‘Type 42’ is the name of a black-and-white film stock made by Polaroid between 1955 and 1992. In 2012 the artist Jason Brinkerhoff discovered a cache of around 950 images taken on Type 42 film by an unknown photographer, which led to the presentation of the archive at Delmes & Zander Gallery, Berlin, in 2014 and publication of a selection of the photographs in an edition introduced by artist Cindy Sherman. The original photographer is still unidentified, and his or her intentions remain equally obscure.
The photographs feature actresses (and one actor) as they appeared on television and in movies that aired between about 1969 and 1972. They consist mostly of tightly cropped headshots against dark or shadowy backgrounds. The peculiar, emotionally heightened atmosphere of the pictures is often bolstered by distortions introduced by the curvature of the television screen as well as the oblique angle of the shot. Occasionally the frame of the television set is itself visible. Each image has a narrow border of photographic paper, cut with scalloped edges. The visages of the women, sometimes out of focus or overexposed, slide across the surface of the film, anchored by the simple handwritten inscriptions that classify them by name, program, or, in some cases, bodily measurements.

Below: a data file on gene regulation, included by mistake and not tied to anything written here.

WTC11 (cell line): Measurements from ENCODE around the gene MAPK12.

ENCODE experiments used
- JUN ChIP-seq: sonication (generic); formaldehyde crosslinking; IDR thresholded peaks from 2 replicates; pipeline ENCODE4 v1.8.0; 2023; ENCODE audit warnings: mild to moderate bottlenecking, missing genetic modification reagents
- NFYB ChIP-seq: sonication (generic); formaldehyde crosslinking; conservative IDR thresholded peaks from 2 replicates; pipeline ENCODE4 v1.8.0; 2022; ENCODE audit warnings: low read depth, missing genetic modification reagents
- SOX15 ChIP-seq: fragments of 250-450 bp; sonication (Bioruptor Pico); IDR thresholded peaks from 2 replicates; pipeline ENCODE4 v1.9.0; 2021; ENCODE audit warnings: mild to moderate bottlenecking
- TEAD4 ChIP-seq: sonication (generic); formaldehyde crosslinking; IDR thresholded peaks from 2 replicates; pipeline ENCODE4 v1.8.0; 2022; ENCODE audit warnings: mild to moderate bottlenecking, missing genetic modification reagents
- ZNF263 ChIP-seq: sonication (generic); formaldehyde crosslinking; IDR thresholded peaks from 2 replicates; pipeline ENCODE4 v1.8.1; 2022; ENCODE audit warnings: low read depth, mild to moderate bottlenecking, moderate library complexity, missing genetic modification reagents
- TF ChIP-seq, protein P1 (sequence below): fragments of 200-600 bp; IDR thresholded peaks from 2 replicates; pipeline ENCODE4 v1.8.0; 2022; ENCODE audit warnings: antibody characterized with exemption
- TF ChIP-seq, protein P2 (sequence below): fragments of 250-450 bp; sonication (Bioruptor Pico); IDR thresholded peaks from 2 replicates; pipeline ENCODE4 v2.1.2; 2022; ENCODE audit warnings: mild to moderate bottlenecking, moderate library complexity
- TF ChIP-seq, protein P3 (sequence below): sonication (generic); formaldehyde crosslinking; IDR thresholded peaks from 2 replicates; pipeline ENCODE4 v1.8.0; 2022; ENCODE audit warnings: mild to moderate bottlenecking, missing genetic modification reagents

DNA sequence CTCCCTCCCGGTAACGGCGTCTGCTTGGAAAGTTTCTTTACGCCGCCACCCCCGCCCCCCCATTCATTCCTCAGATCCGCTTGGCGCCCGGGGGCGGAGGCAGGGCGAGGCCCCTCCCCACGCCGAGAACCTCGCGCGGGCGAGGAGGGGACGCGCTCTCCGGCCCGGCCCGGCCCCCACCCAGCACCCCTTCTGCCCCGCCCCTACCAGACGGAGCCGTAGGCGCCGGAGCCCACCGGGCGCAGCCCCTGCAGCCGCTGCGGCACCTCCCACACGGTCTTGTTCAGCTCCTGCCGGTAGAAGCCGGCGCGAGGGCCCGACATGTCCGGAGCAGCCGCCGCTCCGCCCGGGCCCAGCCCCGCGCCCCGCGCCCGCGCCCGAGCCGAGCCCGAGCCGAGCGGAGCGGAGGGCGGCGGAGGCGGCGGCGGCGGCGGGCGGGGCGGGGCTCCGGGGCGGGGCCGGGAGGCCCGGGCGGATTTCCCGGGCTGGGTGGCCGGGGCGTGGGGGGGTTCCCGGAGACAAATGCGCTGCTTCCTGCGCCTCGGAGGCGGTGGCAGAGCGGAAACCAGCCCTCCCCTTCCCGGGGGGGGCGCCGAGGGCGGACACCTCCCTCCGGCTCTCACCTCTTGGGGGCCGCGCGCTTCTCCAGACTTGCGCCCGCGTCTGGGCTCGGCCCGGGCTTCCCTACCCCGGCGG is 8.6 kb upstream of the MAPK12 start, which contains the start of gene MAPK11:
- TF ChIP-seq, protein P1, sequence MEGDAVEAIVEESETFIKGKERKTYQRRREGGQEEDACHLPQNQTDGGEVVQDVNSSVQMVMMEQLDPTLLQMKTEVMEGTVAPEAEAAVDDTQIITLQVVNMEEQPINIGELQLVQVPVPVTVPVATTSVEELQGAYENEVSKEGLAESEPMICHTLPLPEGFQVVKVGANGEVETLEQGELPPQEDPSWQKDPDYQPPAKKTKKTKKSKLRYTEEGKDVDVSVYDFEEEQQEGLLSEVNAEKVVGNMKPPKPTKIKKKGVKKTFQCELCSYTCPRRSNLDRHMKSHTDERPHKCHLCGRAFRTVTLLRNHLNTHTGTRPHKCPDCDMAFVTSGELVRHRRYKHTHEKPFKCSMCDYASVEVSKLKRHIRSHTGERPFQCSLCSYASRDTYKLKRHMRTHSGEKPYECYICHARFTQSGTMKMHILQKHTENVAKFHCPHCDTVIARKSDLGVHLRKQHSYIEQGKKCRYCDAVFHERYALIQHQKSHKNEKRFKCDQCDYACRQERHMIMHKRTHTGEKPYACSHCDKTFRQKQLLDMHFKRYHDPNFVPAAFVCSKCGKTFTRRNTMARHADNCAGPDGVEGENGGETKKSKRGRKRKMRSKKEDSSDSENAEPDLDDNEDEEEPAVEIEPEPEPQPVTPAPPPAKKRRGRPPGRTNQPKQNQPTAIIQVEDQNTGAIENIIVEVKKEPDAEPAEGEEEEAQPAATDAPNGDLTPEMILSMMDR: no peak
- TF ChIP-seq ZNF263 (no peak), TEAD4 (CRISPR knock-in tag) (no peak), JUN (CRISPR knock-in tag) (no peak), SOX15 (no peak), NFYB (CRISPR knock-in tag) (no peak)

The sweeping inventory of female roles chronicled by the archive offers a panoramic take on the period’s repertoire of popular culture. Spanning age, race, and genre, the subjects include well-known actresses, such as Kim Basinger, Dionne Warwick, Ava Gardner, and Mia Farrow, alongside forgotten and cult figures. Science fiction and low-budget movies appear frequently, attesting to the particular tastes of the photographer. The photographer’s objective can only be surmised based on the desires that seem to drive his or her gaze. The sheer extent of the archive suggests a form of obsession, as does the fact that the photographs were likely taken without the aid of a pause or rewind button, since video recording equipment did not become widely available to the general public until 1971.